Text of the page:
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Welcome Spring With The Vernal Equinox

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Welcome Spring With The Vernal Equinox

On Sunday, March 20, 2016,  at 12:30 a.m. EDT, we welcome the official arrival of spring and the Vernal Equinox. This is the moment in the Northern Hemisphere when the Sun crosses the equator and the days and nights are equal in hours.  Vernal translates to “new” and “fresh,” and equinox derived from the Latin aequus (equal) and nox (night). Regardless of what the weather is doing outside, this day is the official start of the spring season.

So what does that mean? Essentially, our hours of daylight — the period of time each day between sunrise and sunset — have been growing slightly longer each day since the Winter Solstice in December, which is the shortest day of the year (at least in terms of light). Even after three months of lengthening days, though, we still see less light than darkness over the course of a day. The Vernal Equinox marks the turning point, when daylight begins to win out over darkness.

2016-vernal-equinox

On that day, the direct rays of the Sun are shining down on the equator producing the effect of equal day and night (give or take a few minutes).  After the Vernal Equinox, the direct rays of the Sun migrate north of the Equator (with hours of daylight steadily growing longer) until they finally arrive at the Tropic of the Cancer (latitude 23.5 degrees north) on June 20th at 6:34 p. m. EDT.  The migration of the Sun’s direct rays comes to a halt on that day; this is as far north as they will go.  We call this the Summer Solstice (solstice is a suspension of the migration of the Sun’s direct rays). It is the longest day of the year in terms of hours of daylight.

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After the Summer Solstice, the direct rays proceed to head south and the days begin to grow shorter. It will take another three months, until the Autumnal Equinox (September 22, 2016, at 10:21 a.m. EDT), for the periods of daylight and darkness to reach an equilibrium once again. The rays ultimately reach the Tropic of Capricorn (latitude 23.5 degrees south) on the day of the Winter Solstice (December 21, 2016, at 5:44 a.m. EST), and the whole cycle begins again!

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4 comments

1 Juanita Jones { 03.20.15 at 10:57 am }

I can verify that YES an egg will stand on the first day of Spring – and will do it best close to the actual time of Spring’s arrival – this year – 2015 at 6:45 p.m. I have done this every single year since I learned about it (so I would say a good 40 years – I am currently 58 y/o) and take pictures of it every year also (be sure to position the egg with the fatter end on the bottom of course). I have also stood a broom – with pictures to prove it – on the first day of Spring – even an angled one – stand it on its bristles. You have to be patient and work with either one – balancing the egg between both forefingers and thumb but you can feel it take hold when it stands – it’s awesome! The broom also – just lightly balance the broom handle between your hands – barely touching it and it will stand alone. You MUST try this – I get sooo excited every year to do this and tell everybody I know to try it. 🙂 I have had them stand until I actually knock them over myself or someone walks by and causes a jar to all surroundings. I stand the eggs on my countertops and the broom anywhere in the house. Don’t miss out on this fun opportunity!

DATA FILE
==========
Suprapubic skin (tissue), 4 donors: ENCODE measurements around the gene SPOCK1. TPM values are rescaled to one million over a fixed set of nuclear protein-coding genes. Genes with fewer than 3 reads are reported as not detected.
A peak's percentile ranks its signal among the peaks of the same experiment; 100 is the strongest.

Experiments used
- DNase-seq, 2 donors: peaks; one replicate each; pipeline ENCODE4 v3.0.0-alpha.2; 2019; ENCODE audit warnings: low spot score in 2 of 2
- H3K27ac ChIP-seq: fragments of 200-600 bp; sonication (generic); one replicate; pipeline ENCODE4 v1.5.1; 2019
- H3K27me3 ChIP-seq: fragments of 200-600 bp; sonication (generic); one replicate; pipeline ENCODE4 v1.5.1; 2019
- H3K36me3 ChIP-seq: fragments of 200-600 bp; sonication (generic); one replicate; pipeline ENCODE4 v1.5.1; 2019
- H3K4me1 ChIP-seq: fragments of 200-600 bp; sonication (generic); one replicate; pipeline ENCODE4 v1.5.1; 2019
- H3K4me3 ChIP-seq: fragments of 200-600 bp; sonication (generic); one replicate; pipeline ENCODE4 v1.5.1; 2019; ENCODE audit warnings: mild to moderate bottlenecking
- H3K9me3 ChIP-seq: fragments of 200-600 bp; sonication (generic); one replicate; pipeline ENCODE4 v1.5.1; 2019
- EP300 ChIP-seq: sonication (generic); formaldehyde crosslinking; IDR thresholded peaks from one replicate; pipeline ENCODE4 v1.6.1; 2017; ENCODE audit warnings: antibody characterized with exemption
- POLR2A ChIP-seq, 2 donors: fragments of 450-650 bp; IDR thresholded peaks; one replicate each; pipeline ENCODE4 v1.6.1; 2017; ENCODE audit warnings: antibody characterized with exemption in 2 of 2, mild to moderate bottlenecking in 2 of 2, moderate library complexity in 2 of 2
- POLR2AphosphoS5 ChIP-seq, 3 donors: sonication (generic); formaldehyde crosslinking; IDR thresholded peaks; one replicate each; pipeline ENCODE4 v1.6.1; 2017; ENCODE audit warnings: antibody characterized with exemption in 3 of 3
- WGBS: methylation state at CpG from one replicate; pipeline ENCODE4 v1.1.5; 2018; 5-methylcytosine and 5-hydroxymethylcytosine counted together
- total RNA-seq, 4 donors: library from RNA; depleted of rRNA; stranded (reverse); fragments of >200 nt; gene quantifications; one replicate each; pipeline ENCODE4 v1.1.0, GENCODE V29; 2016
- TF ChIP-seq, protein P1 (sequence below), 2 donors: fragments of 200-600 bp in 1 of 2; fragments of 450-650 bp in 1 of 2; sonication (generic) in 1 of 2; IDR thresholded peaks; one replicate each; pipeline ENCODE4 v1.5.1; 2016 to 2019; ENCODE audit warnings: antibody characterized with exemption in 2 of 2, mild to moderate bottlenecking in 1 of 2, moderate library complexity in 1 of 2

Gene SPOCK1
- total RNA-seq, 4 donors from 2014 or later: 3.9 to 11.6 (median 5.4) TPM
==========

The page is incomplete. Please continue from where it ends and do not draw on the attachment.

2 Rosa L. { 03.20.15 at 9:00 am }

I wasn’t sure about the old tale of an egg balancing till I actually tried it last year 2014!!!! I heard the time of Spring’s arrival and was prepared. With an egg on the table at the time of Spring, it stood for a minute or two on it’s own! Of course the egg promptly laid down once that had passed. I did get pictures also.

3 Susan Higgins { 03.20.15 at 10:45 am }

We’ve been told this is merely an “urban legend” or myth.

4 kenneth krimple { 03.18.15 at 10:05 pm }

Ive always been told that you can balance an egg at the time of the spring equinox .Has anybody tried this and is there any scientific evidence that backs this old story up?

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